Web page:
Physical Activity vs. Technology
What if I told you that there is a type of medicine that you could take that could help you live a longer, healthier, and happier life and you did not have to pay a dime for it? Would you take it? What if I told you that this is a medicine that might taste bitter in the beginning but as time goes on you adjust to its bitterness and even begin to like it? Would you take it? Well, guess what? There is. It is called physical activity.
According to the WHO, physical activity is defined as any bodily movement produced by skeletal muscles that results in energy expenditure. This can be walking, gardening, riding a bike, cleaning the house, etc.
The benefits of physical activity are extensive. Science has shown that physical activity can improve mental health (feelings and thoughts), attention span, overall brain function, etc. However, access to technology and a vast array of devices keep us inside, scrolling, liking, following, canceling, etc., the options are endless. This might be one of the reasons why we have such short attention spans today. Instead of going outside and socializing, connecting with nature, or committing to a sport, we scroll on TikTok, Instagram, and other social media platforms and spend hours in front of devices.
Physical Activity & Brain Development
Physical activity can increase the size of a child’s brain and improve academic performance. According to a study conducted at the University of Granada in Spain, children who are physically fit have a greater volume of gray matter, which plays a role in learning and motor skills. This means that the brain of children who engage in some type of physical activity is different from the brain of those who don’t. Moreover, animal studies have shown that exercise increases the growth of new neurons and enhances memory and learning.
These are just some reasons why physical activity/exercise is essential for brain development. The technological revolution we are living in at the moment offers a myriad of resources that we can utilize in our favor. However, many choose to use technology to waste their time, play games, bully others, and spread hate on social media instead of using it as a tool to prosper their growth and development.
I think it is obvious to everyone that Gen Z folks do not have the attention span of any previous generation. We are not able to listen to a 45-minute lecture. We are not able to read 10 pages of a magazine let alone a book such as Crime and Punishment. We are not able to study for an hour without getting distracted and grabbing our phones. This comes as no surprise. What would surprise me is if most of you actually read up until this point and did not get distracted or bored.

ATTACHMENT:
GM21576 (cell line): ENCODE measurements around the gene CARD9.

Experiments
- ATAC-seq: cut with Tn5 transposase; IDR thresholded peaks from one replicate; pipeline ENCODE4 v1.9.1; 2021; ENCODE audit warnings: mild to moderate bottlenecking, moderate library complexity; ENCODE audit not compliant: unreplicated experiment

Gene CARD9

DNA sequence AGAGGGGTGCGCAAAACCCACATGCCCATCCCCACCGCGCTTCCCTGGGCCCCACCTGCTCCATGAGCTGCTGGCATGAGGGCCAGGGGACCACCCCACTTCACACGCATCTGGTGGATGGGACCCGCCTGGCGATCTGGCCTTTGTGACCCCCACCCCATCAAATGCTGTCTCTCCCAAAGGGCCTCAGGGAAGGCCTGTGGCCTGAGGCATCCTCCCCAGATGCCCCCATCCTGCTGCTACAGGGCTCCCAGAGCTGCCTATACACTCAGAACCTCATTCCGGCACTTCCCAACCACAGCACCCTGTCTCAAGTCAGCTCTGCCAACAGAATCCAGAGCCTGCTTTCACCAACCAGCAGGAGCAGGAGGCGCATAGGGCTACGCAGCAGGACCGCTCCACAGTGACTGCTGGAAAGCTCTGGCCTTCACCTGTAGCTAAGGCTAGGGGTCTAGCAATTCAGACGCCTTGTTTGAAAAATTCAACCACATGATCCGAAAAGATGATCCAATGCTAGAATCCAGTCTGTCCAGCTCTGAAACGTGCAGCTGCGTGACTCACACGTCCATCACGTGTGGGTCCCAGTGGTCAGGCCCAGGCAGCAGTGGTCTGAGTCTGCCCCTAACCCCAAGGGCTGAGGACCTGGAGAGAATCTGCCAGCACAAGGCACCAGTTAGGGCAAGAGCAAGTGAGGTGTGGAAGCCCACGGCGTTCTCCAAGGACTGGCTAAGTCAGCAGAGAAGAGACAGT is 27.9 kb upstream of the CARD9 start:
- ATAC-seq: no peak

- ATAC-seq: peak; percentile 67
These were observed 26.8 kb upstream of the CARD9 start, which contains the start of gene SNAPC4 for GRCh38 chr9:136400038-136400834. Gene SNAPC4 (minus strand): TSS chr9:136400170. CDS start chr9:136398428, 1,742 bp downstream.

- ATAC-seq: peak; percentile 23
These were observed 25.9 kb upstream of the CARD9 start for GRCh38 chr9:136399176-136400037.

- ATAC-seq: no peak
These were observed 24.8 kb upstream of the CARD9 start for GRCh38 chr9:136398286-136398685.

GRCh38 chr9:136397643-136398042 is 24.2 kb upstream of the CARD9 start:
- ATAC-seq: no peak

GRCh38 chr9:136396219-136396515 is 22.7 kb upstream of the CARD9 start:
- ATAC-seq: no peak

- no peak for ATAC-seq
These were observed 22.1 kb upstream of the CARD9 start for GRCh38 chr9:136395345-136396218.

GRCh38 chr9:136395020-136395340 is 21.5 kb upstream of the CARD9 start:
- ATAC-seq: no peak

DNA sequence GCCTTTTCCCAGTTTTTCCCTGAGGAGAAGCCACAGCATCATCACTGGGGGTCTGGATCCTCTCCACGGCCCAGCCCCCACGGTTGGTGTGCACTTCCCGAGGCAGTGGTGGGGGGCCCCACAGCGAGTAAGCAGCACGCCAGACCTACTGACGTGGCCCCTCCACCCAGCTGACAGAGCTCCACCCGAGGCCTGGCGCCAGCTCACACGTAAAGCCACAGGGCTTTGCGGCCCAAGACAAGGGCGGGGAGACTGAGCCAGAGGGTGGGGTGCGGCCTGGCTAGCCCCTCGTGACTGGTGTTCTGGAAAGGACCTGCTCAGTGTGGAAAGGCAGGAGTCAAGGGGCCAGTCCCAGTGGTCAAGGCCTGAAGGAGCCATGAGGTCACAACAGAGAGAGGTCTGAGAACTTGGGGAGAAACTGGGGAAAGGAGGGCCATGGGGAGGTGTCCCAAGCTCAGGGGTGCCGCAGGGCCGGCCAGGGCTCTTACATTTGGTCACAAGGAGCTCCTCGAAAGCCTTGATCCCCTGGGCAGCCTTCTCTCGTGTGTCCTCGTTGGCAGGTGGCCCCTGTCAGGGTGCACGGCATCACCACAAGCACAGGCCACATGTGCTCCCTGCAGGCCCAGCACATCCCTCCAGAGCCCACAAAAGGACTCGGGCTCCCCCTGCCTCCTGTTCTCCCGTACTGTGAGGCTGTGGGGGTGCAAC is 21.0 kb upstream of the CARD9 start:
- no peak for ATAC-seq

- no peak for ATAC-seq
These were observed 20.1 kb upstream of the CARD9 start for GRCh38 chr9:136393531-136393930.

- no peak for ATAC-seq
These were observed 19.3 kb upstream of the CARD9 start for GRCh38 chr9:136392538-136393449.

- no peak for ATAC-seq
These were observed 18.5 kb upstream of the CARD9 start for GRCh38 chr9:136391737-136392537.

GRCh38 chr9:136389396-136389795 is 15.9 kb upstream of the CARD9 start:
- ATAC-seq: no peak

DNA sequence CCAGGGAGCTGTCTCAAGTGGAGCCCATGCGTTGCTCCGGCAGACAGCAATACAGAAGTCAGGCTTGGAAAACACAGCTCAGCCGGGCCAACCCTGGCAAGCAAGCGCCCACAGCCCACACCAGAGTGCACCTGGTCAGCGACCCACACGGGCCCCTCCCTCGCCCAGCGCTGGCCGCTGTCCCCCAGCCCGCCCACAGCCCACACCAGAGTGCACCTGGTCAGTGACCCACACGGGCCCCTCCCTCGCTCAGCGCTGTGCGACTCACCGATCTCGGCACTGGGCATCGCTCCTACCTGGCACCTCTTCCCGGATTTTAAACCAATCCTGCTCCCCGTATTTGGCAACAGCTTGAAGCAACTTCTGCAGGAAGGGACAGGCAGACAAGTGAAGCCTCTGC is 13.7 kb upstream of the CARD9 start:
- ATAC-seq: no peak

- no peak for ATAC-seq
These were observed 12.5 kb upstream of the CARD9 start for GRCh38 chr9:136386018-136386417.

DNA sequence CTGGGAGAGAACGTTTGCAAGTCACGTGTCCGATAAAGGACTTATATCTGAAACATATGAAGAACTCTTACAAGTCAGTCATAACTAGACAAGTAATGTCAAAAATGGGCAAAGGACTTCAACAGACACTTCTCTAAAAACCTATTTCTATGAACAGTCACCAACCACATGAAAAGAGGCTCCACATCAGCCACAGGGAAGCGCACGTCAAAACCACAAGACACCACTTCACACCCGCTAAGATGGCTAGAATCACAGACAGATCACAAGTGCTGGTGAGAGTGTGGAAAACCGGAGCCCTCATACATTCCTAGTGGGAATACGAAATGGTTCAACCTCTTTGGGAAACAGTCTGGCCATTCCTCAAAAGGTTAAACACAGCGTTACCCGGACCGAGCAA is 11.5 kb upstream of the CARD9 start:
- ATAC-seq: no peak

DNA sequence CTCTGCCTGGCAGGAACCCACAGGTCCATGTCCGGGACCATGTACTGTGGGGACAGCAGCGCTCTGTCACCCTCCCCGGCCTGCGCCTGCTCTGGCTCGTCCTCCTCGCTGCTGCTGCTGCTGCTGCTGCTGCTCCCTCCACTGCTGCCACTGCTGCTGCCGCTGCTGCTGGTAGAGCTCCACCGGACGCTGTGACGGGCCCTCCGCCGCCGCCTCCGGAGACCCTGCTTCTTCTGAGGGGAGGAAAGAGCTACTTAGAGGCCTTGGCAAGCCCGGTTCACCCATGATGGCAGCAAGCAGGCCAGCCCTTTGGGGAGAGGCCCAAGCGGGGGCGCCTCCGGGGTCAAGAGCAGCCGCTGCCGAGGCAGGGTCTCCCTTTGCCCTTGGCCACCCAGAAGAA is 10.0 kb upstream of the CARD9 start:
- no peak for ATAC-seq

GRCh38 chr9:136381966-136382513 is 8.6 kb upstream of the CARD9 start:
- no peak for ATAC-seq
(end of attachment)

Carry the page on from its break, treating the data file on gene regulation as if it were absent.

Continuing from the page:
I am absolutely guilty of all things mentioned above. Not to defend us in any way, but one of the reasons why we cannot do all these things is because we are constantly being overstimulated. A perfect example is social media. The harmless scrolling through ANY social media platform might not be so harmless after all.
Think of it this way : if you grab a glass from your kitchen cabinet and go outside while it is raining, the glass will eventually get filled no matter if it is pouring or if it is drizzling. Although the droplets might seem minuscule at best, eventually they fill the glass. Think of this glass as memory storage in the brain and the rain droplets as every scroll on social media. Seemingly mindless social media usage leaves the brain oversaturated, not being able to process or store anything else.
While the use of technology is okay in moderate amounts, the unfortunate truth is that most people spend a lot more time on their devices than they should. An important thing to note is that a technological device is simply a TOOL that we can either use in our favor or misuse and cause harm. With that being said, we are the ones who should be controlling it, not the other way around.
Physical activity is associated with: :
- Brain development
- Emotional resilience
- Weight management
- Reduced risk of a heart attack
- Reduced risk of diabetes type II
- Reduced risk of hypertension
According to Dr. Fiona Bull, program manager for surveillance and population-based prevention of noncommunicable diseases at WHO, improving physical activity and reducing sedentary time will not only improve overall well-being but will also prevent obesity and other related diseases.